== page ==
Seeing inflation at nearly 5% for April was not great. But had it been 2%, that could have been even worse for some Utahns. It is all about the math.

Speaking of math, if you dine out, you have probably felt the increase in restaurant prices. This is in part because overall food prices are up by 20% since the pandemic began. I have certainly felt it. My family went out for a congratulatory lunch a few weeks ago. Our bill was over $50. For ramen. For three people. Our three bowls and drinks plus one appetizer gave me sticker shock. 

That is bothersome, but another thing that has been bothering me the past few months has been the discussion around inflation. Yes, inflation has bothered many Utahns. But another thing that has bothered me centers around two main, conflicting types of statements:

“The Fed is trying to tank the economy with its interest rate increases.”

“The government isn’t doing enough to drive down inflation — it is still too high at 4.9%” (or 5.0% in March, 6.0% in February, 6.4% in January, etc.).

About the first statement: I would like to think that the Fed is not trying to tank the economy. Instead, they are looking to “conduct monetary policy toward the achievement of maximum sustainable long-term growth.” As part of that, they are simply trying to slow down inflation, but do not have many tools at their disposal to do it. One tool that they do have is to raise interest rates. This would expectedly raise unemployment levels or at least slow job growth. So far this has not happened. Accordingly, the Fed keeps raising rates to create some balance between inflation and growth.

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About the second statement: Sure, 4.9% is too high, but maybe we should be happy that April’s annual rate had not dropped to the “target rate” of 2%.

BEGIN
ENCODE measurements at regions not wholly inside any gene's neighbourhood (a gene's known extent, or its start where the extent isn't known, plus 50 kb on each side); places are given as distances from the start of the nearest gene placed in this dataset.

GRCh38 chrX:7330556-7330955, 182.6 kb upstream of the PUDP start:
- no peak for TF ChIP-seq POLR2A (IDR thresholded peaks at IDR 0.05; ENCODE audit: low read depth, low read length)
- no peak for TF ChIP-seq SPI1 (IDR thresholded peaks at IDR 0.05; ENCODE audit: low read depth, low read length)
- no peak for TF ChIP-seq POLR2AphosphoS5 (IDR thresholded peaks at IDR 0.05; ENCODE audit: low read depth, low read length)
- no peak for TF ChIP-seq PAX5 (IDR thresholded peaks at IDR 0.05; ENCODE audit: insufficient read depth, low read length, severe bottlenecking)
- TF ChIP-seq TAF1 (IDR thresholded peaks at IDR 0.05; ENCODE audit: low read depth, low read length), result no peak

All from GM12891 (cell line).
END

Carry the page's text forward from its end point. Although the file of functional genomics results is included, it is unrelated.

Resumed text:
“Yeah, but 2% is where we want to be, no?”

Yes, that is the target. But no, not for April annual rate. An annual rate of 2% for April would have meant significant deflation in April — in just one month — to balance out massive inflation from May and June 2022. We would have needed monthly deflation of nearly 0.8% in April to have gotten to an annual inflation of 2%.

Deflation itself is not bad, but deflationary periods can be bad, particularly when they equate to recessions or depressions. And falling off a cliff to 0.8% in just one month could have been a problem, particularly if it persisted.

May and June 2022 are by far the highest two points for inflation out of the last 12 months. If you were to calculate the expected annual interest rate excluding those months, that equals just over 3%. If this trend continues for another two months, we can expect the 4.9% number to drop to just over a relatively healthy 3%. 

So yes, inflation is high. And annual inflation numbers are stubbornly sticky. But hang in there. Give it just two more months. On July 12, we will see June’s annual inflation numbers. We will have shaken off those historically high 2022 monthly rates in May (+0.9%) and June (+1.2%). If I am wrong and we are still near 5% annual inflation by June, that could be a problem (since that would mean that those months will have surpassed the historically high 2022 months). More likely, however, we will be just over 3%. That will be a far cry from the 9% that we saw for the 12 months ending June 2022.

The Federal Reserve Board members are experts in their fields, and they are trying to make some tough balancing decisions to maintain long-term growth. Sometimes that involves some tradeoffs we wish did not exist — such as pushing up unemployment rates to help lower inflation rates. 

In the meantime, I hope that the increased cost of ramen will not have permanently scared me away from the occasional decadent family lunch.

Shawn Teigen is the president of the Utah Foundation, a nonprofit, nonpartisan public policy research organization. Reach him at shawn@utahfoundation.org.